geosyncline

(redirected from Geosyncline theory)
Also found in: Encyclopedia.

ge·o·syn·cline

 (jē′ō-sĭn′klīn′)
n.
A usually elongate, basinlike depression along the edge of a continent, in which a thick sequence of sediments and volcanic deposits has accumulated.

ge′o·syn·cli′nal (-sĭn-klĭ′nəl) adj.
American Heritage® Dictionary of the English Language, Fifth Edition. Copyright © 2016 by Houghton Mifflin Harcourt Publishing Company. Published by Houghton Mifflin Harcourt Publishing Company. All rights reserved.

geosyncline

(ˌdʒiːəʊˈsɪŋklaɪn)
n
(Geological Science) a broad elongated depression in the earth's crust containing great thicknesses of sediment
ˌgeosynˈclinal adj
Collins English Dictionary – Complete and Unabridged, 12th Edition 2014 © HarperCollins Publishers 1991, 1994, 1998, 2000, 2003, 2006, 2007, 2009, 2011, 2014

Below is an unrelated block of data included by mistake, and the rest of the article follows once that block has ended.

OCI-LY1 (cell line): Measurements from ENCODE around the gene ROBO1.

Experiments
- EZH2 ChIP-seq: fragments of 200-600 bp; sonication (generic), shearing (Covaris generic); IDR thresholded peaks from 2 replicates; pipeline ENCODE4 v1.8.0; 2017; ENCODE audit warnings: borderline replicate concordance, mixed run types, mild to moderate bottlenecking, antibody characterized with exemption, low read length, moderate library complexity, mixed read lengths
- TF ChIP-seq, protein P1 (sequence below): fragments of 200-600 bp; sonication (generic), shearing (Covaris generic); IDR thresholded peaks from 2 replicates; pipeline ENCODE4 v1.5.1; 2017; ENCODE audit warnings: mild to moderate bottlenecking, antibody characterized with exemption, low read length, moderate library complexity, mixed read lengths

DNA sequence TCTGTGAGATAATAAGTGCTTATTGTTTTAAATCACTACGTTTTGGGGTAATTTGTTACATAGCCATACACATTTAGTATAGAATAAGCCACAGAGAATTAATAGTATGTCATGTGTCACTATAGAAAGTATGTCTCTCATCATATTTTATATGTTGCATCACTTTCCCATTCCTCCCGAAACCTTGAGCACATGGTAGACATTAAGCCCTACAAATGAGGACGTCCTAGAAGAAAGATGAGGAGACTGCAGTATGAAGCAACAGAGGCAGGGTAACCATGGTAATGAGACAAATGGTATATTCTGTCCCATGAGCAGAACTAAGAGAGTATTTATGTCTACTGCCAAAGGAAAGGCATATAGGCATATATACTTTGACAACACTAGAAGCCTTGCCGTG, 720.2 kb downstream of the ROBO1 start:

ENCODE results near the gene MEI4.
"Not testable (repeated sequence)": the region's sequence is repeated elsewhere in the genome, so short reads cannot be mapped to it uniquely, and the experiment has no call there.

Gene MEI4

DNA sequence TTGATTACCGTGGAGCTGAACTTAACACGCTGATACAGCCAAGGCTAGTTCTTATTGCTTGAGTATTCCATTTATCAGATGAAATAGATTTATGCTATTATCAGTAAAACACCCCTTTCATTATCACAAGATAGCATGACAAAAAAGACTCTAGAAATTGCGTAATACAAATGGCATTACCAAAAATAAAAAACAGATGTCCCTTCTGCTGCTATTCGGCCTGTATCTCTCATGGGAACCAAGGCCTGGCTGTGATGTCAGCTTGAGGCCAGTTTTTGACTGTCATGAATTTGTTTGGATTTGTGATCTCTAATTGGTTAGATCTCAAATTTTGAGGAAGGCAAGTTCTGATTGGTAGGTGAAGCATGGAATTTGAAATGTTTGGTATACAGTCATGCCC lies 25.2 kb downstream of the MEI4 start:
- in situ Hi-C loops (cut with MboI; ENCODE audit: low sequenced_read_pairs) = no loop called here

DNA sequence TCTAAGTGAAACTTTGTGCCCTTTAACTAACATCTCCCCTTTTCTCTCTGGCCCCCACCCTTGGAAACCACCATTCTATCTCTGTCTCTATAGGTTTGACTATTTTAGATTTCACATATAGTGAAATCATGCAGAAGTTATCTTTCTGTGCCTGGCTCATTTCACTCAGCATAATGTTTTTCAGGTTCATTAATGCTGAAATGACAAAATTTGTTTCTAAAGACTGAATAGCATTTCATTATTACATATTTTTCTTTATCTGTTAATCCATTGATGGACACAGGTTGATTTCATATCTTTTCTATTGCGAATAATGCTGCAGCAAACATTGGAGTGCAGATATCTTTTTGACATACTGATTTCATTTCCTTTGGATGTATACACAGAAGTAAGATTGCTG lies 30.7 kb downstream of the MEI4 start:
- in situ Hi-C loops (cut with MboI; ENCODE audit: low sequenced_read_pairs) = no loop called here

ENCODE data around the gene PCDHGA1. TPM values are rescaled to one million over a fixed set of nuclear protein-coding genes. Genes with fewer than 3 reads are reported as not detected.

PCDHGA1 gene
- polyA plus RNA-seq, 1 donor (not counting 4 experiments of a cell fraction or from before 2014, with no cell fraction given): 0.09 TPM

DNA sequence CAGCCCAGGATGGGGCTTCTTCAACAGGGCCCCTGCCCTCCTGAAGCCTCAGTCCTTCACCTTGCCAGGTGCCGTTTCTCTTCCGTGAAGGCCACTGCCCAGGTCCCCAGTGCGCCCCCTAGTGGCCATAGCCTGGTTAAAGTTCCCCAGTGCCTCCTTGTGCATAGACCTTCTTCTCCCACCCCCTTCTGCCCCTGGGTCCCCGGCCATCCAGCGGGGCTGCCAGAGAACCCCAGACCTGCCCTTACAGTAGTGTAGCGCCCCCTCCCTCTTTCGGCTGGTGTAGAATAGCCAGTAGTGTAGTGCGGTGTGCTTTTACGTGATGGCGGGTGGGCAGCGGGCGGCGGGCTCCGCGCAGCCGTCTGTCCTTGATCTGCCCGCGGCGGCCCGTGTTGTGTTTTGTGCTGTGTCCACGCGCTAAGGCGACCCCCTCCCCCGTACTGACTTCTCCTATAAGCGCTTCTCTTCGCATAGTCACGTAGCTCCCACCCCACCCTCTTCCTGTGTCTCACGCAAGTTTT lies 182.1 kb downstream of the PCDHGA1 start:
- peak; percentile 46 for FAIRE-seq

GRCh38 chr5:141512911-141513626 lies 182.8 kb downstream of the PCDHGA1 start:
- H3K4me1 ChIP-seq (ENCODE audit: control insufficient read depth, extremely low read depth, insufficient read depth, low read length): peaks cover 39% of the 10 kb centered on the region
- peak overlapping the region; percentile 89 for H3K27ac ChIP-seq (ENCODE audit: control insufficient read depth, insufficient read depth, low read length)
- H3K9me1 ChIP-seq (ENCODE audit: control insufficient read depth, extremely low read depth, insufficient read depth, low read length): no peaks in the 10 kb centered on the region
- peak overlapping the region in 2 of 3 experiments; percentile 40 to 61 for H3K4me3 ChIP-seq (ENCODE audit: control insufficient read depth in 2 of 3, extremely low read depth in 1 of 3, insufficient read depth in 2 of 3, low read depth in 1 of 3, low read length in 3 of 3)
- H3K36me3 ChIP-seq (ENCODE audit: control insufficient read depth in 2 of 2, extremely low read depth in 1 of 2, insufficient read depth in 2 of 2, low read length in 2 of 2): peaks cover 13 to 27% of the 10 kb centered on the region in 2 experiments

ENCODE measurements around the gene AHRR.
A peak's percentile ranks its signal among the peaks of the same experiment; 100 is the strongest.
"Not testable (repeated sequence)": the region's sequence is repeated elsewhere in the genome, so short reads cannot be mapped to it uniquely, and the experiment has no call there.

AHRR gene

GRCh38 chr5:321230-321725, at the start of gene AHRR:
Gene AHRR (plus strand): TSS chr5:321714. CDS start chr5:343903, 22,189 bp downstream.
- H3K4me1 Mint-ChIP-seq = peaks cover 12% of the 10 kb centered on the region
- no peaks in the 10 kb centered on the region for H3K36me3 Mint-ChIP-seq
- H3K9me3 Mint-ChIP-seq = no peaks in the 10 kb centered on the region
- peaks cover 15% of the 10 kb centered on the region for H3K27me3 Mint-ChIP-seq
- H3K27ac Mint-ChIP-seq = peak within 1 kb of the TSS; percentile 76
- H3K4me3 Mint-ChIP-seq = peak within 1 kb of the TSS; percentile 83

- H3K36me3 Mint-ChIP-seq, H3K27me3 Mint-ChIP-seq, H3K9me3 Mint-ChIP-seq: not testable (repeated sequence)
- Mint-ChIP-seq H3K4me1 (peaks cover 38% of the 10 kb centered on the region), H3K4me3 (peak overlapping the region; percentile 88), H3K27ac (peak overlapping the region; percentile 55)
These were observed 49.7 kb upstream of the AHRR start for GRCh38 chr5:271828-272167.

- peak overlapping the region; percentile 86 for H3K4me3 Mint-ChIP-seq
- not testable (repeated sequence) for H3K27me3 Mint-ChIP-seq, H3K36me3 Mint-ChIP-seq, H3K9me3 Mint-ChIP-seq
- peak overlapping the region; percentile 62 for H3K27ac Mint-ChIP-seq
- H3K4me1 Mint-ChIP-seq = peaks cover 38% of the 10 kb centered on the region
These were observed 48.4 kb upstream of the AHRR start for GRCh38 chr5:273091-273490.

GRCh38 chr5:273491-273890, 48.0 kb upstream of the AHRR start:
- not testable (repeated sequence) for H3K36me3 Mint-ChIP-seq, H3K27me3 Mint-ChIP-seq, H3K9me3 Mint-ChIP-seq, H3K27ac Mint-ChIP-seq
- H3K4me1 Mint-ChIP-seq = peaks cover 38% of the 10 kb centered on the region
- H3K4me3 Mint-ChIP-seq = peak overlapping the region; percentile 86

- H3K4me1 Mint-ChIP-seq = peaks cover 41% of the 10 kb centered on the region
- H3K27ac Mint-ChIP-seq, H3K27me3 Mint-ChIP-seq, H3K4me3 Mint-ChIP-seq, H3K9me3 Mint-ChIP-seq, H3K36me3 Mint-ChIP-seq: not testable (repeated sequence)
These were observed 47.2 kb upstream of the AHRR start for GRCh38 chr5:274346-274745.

ge•o•syn•cline

(ˌdʒi oʊˈsɪn klaɪn)

n.
a portion of the earth's crust subjected to downward warping during a large span of geologic time.
[1890–95]
ge`o•syn•cli′nal, adj.
Random House Kernerman Webster's College Dictionary, © 2010 K Dictionaries Ltd. Copyright 2005, 1997, 1991 by Random House, Inc. All rights reserved.
Translations

geosyncline

[ˌdʒiːəʊˈsɪnklaɪn] ngeosinclinale f
Collins Italian Dictionary 1st Edition © HarperCollins Publishers 1995
Mentioned in ?